can beneficiary of life policy be forced to use proceeds to pay decedent’s debts?

UPDATED: Apr 24, 2017

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UPDATED: Apr 24, 2017Fact Checked

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Asked April 24, 2017

1 Answer

That is a good question. You do have a lot more options with your insurance policy. They can be used to pay off the deceased's debts. They do not have to be, though. It all depends on how the will is set up and what is considered to be liquid. Let us take a closer look.

The only part of the policy that is considered liquid is the estate. This is when the spouse is listed as the primary beneficiary. This can be a secured debt or an unsecured one. Those who do not make plans to secure the debt with the creditors, they can go after the estate.

The only way the insurance policy will be involved is when the estate is named as the beneficiary, not the deceased's spouse. Once this happens, creditors can go after this too.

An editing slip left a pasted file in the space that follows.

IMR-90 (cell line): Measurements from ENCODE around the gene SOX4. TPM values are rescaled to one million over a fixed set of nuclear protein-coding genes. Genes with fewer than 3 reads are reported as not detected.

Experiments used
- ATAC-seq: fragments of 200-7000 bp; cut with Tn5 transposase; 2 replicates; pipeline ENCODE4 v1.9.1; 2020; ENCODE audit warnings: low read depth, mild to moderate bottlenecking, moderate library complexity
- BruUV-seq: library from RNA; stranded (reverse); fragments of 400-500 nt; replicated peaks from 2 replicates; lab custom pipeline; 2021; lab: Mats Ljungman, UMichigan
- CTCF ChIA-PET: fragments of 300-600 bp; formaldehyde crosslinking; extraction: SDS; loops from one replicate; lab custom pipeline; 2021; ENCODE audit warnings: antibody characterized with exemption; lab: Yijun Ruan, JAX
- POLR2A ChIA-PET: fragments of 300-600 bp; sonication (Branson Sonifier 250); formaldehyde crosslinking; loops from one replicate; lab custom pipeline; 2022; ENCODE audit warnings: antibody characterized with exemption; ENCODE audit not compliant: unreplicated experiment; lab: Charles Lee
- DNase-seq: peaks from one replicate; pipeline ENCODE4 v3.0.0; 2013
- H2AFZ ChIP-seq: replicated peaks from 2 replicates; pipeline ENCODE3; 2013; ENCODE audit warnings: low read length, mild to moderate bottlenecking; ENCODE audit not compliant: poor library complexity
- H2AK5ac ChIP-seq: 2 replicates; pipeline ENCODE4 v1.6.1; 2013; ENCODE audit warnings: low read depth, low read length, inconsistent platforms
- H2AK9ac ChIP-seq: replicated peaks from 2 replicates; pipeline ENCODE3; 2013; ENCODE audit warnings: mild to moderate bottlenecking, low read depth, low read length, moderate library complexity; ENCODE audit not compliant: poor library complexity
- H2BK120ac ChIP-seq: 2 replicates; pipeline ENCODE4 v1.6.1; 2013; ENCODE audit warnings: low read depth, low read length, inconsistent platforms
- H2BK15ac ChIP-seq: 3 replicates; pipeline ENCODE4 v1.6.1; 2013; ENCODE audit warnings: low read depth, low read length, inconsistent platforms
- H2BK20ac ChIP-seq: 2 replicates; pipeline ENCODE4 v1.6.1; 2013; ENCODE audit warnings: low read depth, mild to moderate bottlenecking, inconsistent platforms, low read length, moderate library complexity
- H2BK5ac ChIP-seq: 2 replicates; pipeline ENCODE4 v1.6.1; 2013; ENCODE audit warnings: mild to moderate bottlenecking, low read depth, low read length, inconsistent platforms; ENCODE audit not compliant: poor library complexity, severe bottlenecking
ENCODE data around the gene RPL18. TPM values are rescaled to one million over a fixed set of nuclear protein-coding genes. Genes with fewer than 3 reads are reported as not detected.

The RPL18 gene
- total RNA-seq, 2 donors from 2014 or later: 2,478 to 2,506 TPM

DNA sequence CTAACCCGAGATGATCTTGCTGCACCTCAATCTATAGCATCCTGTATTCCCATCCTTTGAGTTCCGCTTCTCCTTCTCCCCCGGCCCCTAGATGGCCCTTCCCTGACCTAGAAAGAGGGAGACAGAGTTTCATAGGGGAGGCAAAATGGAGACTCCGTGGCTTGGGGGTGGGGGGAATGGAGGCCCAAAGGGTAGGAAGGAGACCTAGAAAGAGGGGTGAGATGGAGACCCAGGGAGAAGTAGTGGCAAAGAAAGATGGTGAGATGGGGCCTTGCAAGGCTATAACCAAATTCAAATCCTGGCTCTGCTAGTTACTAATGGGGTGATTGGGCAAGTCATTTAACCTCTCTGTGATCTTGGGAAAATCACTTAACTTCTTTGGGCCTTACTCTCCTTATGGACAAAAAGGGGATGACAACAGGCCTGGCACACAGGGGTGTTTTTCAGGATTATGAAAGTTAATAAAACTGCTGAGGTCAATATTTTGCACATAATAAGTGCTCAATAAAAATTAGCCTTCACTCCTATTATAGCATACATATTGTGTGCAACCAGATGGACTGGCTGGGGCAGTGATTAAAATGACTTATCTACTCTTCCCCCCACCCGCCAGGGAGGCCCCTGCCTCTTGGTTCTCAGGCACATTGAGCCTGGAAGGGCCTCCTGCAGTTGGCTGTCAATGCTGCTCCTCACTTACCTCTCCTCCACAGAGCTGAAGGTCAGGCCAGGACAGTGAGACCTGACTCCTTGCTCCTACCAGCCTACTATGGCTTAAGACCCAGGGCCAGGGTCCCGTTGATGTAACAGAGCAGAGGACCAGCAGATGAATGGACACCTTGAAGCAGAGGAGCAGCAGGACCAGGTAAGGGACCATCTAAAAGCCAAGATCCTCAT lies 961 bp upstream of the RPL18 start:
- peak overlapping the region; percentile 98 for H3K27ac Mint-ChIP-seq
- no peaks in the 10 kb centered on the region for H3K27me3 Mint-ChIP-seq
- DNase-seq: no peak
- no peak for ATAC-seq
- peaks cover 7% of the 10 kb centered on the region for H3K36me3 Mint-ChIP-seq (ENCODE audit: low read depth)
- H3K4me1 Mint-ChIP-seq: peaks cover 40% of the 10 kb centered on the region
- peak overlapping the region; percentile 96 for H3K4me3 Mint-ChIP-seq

You may want to avoid doing this. Creditors can go after anything that is labeled liquid" to secure anything that is owed to them.

Creditors have a limited amount of time they can go after this debt. This window is usually left up to the discretion of the state and your insurance policy. You may want to check with them to see where you stand.

Creditors can no longer go after your estate or insurance policy once this window closes. Once the window is shut the debt is considered to be "paid in full". There are no exceptions to this ruling.

There are a few exceptions to the ruling above. You and your deceased spouse may have been named "equal" in the ownership of the debt. You are responsible for what was not covered when this happens. This is one situation where the "avoidance of the death probate" will not work.

Speak with your insurance company and estate trustees to go over all your options. This way there are no surprises when your spouse does die.""

Answered April 24, 2017 by GWGLife

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